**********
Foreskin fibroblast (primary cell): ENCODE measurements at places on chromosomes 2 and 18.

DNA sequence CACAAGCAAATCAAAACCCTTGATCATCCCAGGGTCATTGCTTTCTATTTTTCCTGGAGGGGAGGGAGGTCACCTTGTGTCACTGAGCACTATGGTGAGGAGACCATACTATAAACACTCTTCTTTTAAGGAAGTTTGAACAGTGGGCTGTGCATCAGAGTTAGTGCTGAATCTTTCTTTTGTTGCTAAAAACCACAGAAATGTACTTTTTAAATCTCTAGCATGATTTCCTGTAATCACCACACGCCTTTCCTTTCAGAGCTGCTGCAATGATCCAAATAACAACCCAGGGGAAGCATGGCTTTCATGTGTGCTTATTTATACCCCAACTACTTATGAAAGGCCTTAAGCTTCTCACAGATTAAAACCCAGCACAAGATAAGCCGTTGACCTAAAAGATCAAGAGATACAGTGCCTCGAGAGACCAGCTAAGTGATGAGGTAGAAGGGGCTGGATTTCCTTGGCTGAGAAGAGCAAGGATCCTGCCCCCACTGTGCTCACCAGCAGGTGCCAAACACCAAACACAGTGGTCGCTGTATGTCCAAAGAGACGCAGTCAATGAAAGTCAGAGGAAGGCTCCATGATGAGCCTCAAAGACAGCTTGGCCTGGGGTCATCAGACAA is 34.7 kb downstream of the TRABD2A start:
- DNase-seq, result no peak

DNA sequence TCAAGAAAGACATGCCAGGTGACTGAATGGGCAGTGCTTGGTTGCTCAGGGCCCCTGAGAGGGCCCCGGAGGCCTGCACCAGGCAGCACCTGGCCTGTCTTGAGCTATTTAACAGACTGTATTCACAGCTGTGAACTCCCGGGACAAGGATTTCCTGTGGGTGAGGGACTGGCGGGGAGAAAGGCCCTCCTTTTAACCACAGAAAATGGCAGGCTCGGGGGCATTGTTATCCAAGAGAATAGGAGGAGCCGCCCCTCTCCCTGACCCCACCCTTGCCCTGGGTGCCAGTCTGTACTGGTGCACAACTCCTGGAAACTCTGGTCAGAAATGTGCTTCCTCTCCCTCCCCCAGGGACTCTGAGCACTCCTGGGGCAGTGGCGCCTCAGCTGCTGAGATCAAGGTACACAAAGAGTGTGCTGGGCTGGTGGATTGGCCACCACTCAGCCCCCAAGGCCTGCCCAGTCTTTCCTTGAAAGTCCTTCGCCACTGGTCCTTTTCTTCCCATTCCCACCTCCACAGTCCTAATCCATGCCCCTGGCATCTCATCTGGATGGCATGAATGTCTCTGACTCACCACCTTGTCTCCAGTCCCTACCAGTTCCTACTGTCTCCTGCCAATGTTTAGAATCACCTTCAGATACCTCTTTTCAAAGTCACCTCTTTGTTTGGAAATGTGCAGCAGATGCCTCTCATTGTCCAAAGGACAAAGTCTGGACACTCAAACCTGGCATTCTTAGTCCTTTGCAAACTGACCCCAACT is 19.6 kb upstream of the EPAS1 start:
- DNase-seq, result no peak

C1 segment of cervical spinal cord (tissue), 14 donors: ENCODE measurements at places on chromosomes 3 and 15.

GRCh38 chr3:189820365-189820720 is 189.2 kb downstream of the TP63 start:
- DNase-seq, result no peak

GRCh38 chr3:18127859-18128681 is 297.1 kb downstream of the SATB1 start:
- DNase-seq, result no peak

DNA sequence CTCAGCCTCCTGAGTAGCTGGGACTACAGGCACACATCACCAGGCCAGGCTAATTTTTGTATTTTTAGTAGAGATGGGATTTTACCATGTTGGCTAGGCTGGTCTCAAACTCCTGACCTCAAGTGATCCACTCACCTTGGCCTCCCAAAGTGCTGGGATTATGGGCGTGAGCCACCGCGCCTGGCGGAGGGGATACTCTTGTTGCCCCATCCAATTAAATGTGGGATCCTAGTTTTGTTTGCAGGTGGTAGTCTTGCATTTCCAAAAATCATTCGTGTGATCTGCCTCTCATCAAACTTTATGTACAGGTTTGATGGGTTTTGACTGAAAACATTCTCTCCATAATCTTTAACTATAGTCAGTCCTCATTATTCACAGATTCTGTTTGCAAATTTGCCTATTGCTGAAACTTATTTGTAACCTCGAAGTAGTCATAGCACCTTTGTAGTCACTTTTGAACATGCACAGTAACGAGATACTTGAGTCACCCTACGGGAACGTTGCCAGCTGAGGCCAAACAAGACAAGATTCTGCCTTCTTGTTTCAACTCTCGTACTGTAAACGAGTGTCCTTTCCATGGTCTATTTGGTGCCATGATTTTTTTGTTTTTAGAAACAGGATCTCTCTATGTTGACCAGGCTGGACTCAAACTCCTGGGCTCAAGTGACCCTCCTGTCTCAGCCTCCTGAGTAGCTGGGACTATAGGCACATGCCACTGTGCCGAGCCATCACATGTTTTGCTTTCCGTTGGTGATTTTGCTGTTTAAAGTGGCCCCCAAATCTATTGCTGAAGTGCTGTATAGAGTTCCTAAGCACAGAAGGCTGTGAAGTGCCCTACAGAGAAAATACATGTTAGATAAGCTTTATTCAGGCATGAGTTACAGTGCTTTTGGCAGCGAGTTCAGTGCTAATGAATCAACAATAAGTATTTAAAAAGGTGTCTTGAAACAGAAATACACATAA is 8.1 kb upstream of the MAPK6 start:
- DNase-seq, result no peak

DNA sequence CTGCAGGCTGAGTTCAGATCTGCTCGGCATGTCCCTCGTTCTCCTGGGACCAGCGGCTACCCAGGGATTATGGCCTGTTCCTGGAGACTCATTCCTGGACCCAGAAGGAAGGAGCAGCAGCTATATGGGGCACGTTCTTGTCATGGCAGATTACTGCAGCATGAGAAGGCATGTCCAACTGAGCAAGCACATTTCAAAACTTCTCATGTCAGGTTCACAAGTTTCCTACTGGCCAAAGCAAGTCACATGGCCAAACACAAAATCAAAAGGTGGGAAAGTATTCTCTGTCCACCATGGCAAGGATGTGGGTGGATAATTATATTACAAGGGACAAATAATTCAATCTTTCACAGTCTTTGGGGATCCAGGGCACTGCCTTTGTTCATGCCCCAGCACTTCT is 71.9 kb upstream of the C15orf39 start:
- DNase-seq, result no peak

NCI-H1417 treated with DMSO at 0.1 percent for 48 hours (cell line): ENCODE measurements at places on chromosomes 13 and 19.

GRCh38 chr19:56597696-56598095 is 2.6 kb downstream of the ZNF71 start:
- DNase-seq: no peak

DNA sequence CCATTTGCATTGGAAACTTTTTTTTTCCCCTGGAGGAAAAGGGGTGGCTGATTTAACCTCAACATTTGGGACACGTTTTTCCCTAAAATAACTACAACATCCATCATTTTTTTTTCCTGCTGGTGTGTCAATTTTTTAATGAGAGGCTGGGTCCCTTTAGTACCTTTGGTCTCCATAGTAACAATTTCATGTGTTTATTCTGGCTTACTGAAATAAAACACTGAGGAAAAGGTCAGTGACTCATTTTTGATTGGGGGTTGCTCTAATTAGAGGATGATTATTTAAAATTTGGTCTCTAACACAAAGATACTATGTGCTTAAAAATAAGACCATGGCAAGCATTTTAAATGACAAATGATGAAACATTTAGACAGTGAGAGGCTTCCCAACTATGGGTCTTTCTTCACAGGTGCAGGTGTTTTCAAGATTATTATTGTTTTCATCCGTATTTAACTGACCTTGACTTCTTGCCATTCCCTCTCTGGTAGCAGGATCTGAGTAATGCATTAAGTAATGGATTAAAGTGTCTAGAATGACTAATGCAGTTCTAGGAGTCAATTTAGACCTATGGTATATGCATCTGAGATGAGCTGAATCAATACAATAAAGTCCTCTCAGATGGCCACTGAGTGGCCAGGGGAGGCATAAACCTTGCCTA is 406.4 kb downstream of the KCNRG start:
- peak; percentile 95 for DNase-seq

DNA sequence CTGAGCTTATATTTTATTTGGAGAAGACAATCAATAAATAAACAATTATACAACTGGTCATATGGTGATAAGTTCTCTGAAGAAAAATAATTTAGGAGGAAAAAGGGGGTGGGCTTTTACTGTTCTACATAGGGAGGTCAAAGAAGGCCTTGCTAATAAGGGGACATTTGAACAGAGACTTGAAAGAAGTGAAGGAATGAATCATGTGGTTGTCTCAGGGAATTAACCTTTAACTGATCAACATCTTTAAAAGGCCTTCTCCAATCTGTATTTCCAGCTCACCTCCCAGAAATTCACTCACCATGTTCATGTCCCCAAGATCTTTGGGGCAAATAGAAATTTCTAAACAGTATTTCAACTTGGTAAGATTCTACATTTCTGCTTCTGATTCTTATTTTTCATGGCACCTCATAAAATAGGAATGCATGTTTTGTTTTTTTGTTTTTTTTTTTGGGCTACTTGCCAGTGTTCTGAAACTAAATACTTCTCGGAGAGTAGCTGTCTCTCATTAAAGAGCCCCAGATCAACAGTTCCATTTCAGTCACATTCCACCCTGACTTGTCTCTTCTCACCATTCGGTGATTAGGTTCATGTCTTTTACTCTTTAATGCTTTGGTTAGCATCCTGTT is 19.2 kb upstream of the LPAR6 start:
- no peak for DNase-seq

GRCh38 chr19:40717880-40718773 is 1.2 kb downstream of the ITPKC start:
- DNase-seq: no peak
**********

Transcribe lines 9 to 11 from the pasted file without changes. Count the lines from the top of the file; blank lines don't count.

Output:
GRCh38 chr3:18127859-18128681 is 297.1 kb downstream of the SATB1 start:
- DNase-seq, result no peak

DNA sequence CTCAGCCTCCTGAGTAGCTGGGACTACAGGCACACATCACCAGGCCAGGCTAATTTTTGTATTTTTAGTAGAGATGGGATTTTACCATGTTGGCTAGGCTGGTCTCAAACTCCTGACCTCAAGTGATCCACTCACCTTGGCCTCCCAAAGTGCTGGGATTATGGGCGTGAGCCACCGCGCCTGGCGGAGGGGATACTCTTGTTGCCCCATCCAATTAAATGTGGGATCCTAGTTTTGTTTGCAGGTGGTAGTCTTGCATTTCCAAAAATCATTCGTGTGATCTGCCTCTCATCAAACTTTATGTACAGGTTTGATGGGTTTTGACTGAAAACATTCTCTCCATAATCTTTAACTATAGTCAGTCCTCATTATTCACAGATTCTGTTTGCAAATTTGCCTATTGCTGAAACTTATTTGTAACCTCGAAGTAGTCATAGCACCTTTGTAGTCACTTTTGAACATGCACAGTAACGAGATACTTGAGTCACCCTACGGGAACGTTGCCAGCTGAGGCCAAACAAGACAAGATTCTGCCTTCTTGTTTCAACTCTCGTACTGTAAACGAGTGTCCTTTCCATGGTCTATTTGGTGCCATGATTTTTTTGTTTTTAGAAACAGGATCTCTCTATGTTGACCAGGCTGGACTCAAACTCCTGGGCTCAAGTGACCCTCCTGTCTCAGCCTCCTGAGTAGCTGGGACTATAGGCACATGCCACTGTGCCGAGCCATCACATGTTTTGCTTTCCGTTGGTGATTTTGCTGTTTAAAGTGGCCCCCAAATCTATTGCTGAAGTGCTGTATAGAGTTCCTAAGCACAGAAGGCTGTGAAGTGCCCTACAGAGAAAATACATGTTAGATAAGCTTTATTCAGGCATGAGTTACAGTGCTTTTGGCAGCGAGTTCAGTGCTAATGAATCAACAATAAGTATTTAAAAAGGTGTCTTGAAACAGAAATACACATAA is 8.1 kb upstream of the MAPK6 start: